www.flickr.com
My Flickr Photos of Springs

Friday, February 27, 2015

Planet Hollywood unveils redesign for Disney Springs

Published 2/26/2015
Disney contractors have already removed the lake that fronted Planet Hollywood. The restaurant will be located at the beginning of a series of springs that winds through the development.
Source

Clarity for Florida's Springs

Published February 26, 2015
Twenty-five years ago, the striking blue waters of Florida’s Peacock Springs were as clear as glass, “like a fantasy,” recalls environmental scientist and cave diver Pete Butt. Snorkeling at the surface, he could see through the water to the limestone bottom and its craggy portals to one of the longest underwater cave systems in the nation.

Algae clump on the surface in smelly mats, smother native aquatic vegetation with slime or grow along the bottom in hairy, green strands. “Amorphous goo,” Butt calls it. “Atrocious.”

Last year, state environmental protection and agricultural agencies added real-time monitoring on the web, in addition to a project they started in 2013 with farmers, to try and tie specific land-use changes to water quality. For the first time, scientists will have an instant read on how springs respond to all sorts of factors, from fertilizer application to drought or heavy rainfall, says Brian Katz, a geochemist with the Florida Department of Environmental Protection. Clearer science, says Katz, “will eventually lead to clearer springs.”
Source

Rules to control crowds of swimmers, manatees in Florida springs

Published Feb 26, 2015
The U.S. Fish and Wildlife Service hopes the measures will control crowding in the springs, where hundreds of manatees seek refuge during cold snaps, often drawing equally large numbers of snorkelers and kayakers.

Now even on days when the springs remain open, swimmers will be prohibited from two popular areas within the 1.5 acre springs, which are part of the Crystal River National Wildlife Refuge, located north of Tampa. Source

Sunday, February 22, 2015

Legislature to tackle water woes

Published February 21, 2015
One message was clear from business leaders during a recent legislative hearing on water policy: Florida’s economy depends on abundant water.

Of the state’s 33 first magnitude springs, 26 have excessive levels of pollution.
Source

Friday, February 20, 2015

United States: "Year Of Water" Points To Major Changes During 2015 Florida Legislature

Published February 19, 2015
2015 is being called the "Year of Water" for the Florida Legislature. Springs have declined in flow and water quality, aquatic habitats have become degraded, and rivers flowing from Lake Okeechobee and the estuaries of these rivers have been negatively impacted. In general, the state of water quantity and quality has become a crisis. Because of this, the 2015 legislative session is likely to adopt laws addressing these and many related problems, and the bottom line for water users will likely be increased expenses.
Source

Thursday, February 19, 2015

Manatees, fans flock to Three Sisters Springs in Crystal River

Published 2/18/2015
Stamatakis, his wife Marsha and their fellow visitors were lucky that day. They didn’t get shut out of the 1 1/2-acre spring as hundreds of others have when refuge officials closed Three Sisters numerous times since December. When too many manatees congregate in the warm-water refuge, people are kept out. The situation changes daily, so the refuge has set up a Facebook page with real-time updates. Visitors can still observe manatees that gather around the 70 other springs scattered around adjacent Kings Bay, but those waters are green and murky — not optimum for viewing and photography.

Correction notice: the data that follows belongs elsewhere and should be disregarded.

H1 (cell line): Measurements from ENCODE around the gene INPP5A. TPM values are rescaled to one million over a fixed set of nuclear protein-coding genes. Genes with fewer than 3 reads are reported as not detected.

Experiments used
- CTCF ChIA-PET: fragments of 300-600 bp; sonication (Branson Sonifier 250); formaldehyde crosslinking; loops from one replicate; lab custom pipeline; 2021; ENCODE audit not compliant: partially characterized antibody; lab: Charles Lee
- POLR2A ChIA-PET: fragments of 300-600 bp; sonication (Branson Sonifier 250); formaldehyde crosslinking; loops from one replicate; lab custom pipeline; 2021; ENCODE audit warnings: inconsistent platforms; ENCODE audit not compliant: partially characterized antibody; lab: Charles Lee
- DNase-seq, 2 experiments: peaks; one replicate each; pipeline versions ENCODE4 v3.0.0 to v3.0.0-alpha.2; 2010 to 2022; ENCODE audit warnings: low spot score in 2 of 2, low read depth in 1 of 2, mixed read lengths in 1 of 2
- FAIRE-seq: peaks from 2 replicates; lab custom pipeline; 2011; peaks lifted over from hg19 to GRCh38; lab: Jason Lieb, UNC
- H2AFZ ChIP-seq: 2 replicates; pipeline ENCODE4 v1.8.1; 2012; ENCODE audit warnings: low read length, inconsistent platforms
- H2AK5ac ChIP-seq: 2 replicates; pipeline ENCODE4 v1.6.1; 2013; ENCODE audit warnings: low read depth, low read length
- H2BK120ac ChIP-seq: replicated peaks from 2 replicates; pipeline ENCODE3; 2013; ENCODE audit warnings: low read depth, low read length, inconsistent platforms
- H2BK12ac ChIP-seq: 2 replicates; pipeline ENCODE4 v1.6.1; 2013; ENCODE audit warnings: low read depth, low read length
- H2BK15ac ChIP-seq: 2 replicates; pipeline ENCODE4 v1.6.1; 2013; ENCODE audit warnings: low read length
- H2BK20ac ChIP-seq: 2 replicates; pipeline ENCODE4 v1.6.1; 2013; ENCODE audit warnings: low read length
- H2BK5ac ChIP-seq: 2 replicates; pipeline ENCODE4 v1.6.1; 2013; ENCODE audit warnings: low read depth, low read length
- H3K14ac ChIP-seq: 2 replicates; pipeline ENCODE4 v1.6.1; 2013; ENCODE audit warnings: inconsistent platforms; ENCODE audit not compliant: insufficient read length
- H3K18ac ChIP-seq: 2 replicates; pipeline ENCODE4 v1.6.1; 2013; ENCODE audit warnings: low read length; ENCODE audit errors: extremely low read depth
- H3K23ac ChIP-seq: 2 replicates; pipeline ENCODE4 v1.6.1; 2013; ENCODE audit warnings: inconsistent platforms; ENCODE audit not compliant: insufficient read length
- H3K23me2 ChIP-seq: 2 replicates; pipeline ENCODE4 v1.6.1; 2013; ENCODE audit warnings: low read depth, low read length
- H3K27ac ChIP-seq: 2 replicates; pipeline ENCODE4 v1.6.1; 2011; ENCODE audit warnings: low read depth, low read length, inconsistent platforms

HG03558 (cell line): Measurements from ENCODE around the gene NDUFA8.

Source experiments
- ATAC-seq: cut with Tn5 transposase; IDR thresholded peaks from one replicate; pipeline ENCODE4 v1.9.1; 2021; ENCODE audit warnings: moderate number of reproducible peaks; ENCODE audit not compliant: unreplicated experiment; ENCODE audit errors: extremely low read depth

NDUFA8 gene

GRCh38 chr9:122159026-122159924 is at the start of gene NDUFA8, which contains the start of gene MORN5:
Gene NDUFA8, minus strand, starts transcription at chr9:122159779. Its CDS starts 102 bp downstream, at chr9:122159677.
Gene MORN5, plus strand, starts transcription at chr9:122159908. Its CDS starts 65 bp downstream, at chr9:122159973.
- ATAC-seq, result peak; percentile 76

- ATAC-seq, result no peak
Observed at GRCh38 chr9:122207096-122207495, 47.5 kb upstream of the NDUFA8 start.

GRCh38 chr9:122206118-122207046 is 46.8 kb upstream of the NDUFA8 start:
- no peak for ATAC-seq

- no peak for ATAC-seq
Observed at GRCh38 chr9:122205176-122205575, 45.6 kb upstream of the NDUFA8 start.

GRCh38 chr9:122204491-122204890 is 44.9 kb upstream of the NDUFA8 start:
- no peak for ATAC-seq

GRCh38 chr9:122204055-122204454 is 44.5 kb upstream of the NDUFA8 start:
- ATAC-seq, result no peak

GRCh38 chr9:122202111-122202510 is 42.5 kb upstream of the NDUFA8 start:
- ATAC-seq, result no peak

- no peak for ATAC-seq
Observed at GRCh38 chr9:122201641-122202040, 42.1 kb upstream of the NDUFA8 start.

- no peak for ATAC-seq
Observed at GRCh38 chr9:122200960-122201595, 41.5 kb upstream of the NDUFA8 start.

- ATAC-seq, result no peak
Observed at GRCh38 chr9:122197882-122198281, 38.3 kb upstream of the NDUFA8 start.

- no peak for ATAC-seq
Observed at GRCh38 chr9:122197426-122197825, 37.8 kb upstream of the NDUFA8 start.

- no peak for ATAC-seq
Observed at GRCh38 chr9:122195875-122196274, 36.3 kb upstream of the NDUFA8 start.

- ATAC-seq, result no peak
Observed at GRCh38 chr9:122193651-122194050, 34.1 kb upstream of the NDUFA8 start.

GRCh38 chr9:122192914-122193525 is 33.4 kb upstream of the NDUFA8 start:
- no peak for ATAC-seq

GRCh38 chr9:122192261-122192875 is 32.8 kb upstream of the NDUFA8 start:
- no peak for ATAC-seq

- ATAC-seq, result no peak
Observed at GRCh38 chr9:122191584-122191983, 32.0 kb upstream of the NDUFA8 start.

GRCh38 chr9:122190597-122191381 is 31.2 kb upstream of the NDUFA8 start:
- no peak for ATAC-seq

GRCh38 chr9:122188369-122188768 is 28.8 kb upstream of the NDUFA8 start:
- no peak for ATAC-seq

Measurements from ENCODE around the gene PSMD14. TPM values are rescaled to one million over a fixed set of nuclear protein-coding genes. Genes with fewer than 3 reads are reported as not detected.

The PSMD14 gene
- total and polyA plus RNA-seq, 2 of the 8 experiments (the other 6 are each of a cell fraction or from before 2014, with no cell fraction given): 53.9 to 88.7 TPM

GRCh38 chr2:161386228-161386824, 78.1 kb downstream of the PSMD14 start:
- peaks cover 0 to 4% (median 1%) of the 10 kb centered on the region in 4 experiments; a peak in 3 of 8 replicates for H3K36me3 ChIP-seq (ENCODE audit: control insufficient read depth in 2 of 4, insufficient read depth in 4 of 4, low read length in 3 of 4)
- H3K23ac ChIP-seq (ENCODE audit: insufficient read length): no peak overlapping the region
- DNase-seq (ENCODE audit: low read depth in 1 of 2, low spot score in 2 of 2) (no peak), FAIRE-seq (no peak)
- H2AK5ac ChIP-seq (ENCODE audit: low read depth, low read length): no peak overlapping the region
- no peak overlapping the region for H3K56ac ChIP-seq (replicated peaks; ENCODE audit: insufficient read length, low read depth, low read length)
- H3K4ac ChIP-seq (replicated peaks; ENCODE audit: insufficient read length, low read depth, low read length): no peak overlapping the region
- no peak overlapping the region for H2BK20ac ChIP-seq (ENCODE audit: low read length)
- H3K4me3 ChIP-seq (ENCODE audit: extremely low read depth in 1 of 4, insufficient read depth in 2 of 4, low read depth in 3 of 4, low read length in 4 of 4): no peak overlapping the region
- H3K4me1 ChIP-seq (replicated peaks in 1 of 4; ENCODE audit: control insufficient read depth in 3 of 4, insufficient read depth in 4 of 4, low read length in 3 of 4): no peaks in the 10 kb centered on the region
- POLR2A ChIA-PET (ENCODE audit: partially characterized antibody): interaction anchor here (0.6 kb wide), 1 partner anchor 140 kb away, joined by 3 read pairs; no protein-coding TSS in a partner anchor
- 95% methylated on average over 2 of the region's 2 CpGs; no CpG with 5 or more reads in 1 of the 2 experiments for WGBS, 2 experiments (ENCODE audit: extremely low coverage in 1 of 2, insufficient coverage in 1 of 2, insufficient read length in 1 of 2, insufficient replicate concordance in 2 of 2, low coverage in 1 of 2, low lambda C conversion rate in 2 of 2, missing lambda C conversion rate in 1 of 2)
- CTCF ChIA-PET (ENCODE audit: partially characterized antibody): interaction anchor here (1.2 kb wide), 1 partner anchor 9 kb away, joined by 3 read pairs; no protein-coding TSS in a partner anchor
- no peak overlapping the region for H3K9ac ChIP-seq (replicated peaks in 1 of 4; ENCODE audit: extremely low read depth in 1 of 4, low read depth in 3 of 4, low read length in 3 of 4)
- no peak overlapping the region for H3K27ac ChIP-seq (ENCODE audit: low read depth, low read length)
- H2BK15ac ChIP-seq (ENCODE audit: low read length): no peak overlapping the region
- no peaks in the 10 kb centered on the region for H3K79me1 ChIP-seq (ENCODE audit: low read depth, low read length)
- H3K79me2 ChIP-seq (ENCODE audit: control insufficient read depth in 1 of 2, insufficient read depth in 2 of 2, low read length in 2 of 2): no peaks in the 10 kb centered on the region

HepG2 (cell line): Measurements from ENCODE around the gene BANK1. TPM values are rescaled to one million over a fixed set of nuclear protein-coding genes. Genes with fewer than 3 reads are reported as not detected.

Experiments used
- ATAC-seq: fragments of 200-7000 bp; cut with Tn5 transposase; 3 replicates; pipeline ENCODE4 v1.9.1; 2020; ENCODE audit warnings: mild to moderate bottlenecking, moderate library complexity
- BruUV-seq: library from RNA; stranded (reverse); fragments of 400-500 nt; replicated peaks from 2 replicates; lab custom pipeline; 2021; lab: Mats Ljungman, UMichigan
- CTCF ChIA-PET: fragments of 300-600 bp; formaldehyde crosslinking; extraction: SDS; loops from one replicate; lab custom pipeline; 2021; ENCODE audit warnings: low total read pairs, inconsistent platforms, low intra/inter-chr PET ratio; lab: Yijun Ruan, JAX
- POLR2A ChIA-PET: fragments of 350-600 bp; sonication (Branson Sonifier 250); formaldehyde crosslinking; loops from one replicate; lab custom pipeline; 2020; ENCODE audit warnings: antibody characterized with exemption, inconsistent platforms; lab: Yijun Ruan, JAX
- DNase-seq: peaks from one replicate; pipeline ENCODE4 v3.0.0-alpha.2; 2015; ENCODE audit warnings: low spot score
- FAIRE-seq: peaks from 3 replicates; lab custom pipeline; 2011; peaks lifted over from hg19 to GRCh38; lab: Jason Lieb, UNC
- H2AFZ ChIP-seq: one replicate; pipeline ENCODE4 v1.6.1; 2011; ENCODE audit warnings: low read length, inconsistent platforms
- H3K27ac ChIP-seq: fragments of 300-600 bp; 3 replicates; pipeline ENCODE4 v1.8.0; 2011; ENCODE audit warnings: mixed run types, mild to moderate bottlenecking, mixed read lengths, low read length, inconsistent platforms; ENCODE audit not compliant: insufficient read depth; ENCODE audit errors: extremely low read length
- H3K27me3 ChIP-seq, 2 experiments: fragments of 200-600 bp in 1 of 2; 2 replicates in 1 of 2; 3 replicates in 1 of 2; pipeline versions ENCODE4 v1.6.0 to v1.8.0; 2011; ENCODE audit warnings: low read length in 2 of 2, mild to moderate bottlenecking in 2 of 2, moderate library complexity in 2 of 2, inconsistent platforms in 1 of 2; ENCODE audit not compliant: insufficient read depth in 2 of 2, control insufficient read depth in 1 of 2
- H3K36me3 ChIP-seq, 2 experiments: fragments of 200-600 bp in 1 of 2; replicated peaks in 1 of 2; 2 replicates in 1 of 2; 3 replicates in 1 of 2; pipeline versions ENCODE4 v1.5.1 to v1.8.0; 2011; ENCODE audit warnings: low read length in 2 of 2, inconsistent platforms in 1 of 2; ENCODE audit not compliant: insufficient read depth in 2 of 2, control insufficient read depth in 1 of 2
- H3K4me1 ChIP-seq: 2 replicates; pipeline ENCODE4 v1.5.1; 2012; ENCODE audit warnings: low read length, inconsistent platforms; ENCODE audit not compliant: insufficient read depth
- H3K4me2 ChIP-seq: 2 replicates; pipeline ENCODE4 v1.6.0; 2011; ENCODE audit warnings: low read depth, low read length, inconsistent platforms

More than 265,000 people snorkeled, paddled or viewed manatees from private, guided and rental boats in the Crystal River refuge last year, according to the USFWS. The huge congregation of visitors and manatees prompted the agency to propose new rules for Three Sisters: kayaks and canoes would be blocked from two-thirds of the spring and only admitted to the remainder of the area between 10 a.m. and 5 p.m. and flash photography would be prohibited except by special permit. Those measures are still awaiting approval.

For updates on openings and closures of Three Sisters Springs, visit http://www.fws.gov/refuge/crystal-river/
Source

Tuesday, February 17, 2015

Silver Springs protection plan includes land swap

Published February 16, 2015 The Gainesville Sun
Central to the district's protection and recovery plan is a wetland recharge area that would increase spring flow as well as treat the water before it travels underground to the springs.

To that end, the district has agreed to pay $1 million and convey 625 acres of its Bear Track Bay land, east of State Road 315, in exchange for land that could be used for the needed Silver Springs recharge.
Source

Sunday, February 15, 2015

Environmentalists plan to 'rally in Tally'

February 14, 2015
Environmentalists stretching from the Panhandle to the Keys will descend on the state capital Wednesday for a “Rally in Tally” urging lawmakers to protect the state's water resources and natural lands.

Like the original version of a bill filed last session in the Senate, the bills would also include new requirements for establishing MFLs and BMAPs -- while giving 20 years to restore a water body after those plans are in place -- put in place more stringent rules for fertilizer application and also require the establishment of springs protection zones.